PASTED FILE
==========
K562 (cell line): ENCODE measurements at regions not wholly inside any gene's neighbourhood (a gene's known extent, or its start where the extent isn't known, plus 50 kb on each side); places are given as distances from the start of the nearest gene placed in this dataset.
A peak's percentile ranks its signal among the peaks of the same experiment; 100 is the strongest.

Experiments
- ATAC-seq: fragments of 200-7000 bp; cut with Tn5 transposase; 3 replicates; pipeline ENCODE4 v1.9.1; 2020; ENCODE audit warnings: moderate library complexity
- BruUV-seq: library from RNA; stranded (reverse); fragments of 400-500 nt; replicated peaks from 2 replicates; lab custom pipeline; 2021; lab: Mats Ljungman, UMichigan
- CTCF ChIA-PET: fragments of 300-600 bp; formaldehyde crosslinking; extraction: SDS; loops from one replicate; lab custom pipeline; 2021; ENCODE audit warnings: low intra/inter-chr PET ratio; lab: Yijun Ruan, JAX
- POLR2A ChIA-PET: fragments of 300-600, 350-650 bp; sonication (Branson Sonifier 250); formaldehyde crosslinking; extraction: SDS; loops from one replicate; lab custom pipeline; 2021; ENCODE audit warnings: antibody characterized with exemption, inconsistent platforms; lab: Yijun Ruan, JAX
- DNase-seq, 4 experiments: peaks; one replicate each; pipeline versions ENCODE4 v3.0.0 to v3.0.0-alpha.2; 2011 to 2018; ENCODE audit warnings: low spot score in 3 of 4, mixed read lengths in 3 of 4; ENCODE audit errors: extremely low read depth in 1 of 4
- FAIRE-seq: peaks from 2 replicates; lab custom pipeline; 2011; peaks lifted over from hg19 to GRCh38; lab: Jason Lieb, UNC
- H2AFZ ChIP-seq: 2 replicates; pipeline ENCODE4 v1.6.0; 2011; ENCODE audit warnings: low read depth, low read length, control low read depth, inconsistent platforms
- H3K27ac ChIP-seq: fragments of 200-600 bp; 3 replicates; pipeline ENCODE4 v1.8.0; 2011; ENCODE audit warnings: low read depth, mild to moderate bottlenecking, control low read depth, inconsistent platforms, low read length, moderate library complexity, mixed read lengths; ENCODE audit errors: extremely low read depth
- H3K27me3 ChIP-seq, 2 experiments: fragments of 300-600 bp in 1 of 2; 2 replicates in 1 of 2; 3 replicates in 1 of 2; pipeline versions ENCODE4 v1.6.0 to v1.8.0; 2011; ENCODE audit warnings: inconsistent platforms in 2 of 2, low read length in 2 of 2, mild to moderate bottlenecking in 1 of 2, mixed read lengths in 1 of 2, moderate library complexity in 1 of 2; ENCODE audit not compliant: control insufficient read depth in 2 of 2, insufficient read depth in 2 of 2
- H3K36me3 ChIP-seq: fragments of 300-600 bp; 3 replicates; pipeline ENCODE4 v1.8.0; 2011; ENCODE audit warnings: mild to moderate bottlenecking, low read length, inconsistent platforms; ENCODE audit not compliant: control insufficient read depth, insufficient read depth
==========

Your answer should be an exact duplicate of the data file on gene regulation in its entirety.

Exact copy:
K562 (cell line): ENCODE measurements at regions not wholly inside any gene's neighbourhood (a gene's known extent, or its start where the extent isn't known, plus 50 kb on each side); places are given as distances from the start of the nearest gene placed in this dataset.
A peak's percentile ranks its signal among the peaks of the same experiment; 100 is the strongest.

Experiments
- ATAC-seq: fragments of 200-7000 bp; cut with Tn5 transposase; 3 replicates; pipeline ENCODE4 v1.9.1; 2020; ENCODE audit warnings: moderate library complexity
- BruUV-seq: library from RNA; stranded (reverse); fragments of 400-500 nt; replicated peaks from 2 replicates; lab custom pipeline; 2021; lab: Mats Ljungman, UMichigan
- CTCF ChIA-PET: fragments of 300-600 bp; formaldehyde crosslinking; extraction: SDS; loops from one replicate; lab custom pipeline; 2021; ENCODE audit warnings: low intra/inter-chr PET ratio; lab: Yijun Ruan, JAX
- POLR2A ChIA-PET: fragments of 300-600, 350-650 bp; sonication (Branson Sonifier 250); formaldehyde crosslinking; extraction: SDS; loops from one replicate; lab custom pipeline; 2021; ENCODE audit warnings: antibody characterized with exemption, inconsistent platforms; lab: Yijun Ruan, JAX
- DNase-seq, 4 experiments: peaks; one replicate each; pipeline versions ENCODE4 v3.0.0 to v3.0.0-alpha.2; 2011 to 2018; ENCODE audit warnings: low spot score in 3 of 4, mixed read lengths in 3 of 4; ENCODE audit errors: extremely low read depth in 1 of 4
- FAIRE-seq: peaks from 2 replicates; lab custom pipeline; 2011; peaks lifted over from hg19 to GRCh38; lab: Jason Lieb, UNC
- H2AFZ ChIP-seq: 2 replicates; pipeline ENCODE4 v1.6.0; 2011; ENCODE audit warnings: low read depth, low read length, control low read depth, inconsistent platforms
- H3K27ac ChIP-seq: fragments of 200-600 bp; 3 replicates; pipeline ENCODE4 v1.8.0; 2011; ENCODE audit warnings: low read depth, mild to moderate bottlenecking, control low read depth, inconsistent platforms, low read length, moderate library complexity, mixed read lengths; ENCODE audit errors: extremely low read depth
- H3K27me3 ChIP-seq, 2 experiments: fragments of 300-600 bp in 1 of 2; 2 replicates in 1 of 2; 3 replicates in 1 of 2; pipeline versions ENCODE4 v1.6.0 to v1.8.0; 2011; ENCODE audit warnings: inconsistent platforms in 2 of 2, low read length in 2 of 2, mild to moderate bottlenecking in 1 of 2, mixed read lengths in 1 of 2, moderate library complexity in 1 of 2; ENCODE audit not compliant: control insufficient read depth in 2 of 2, insufficient read depth in 2 of 2
- H3K36me3 ChIP-seq: fragments of 300-600 bp; 3 replicates; pipeline ENCODE4 v1.8.0; 2011; ENCODE audit warnings: mild to moderate bottlenecking, low read length, inconsistent platforms; ENCODE audit not compliant: control insufficient read depth, insufficient read depth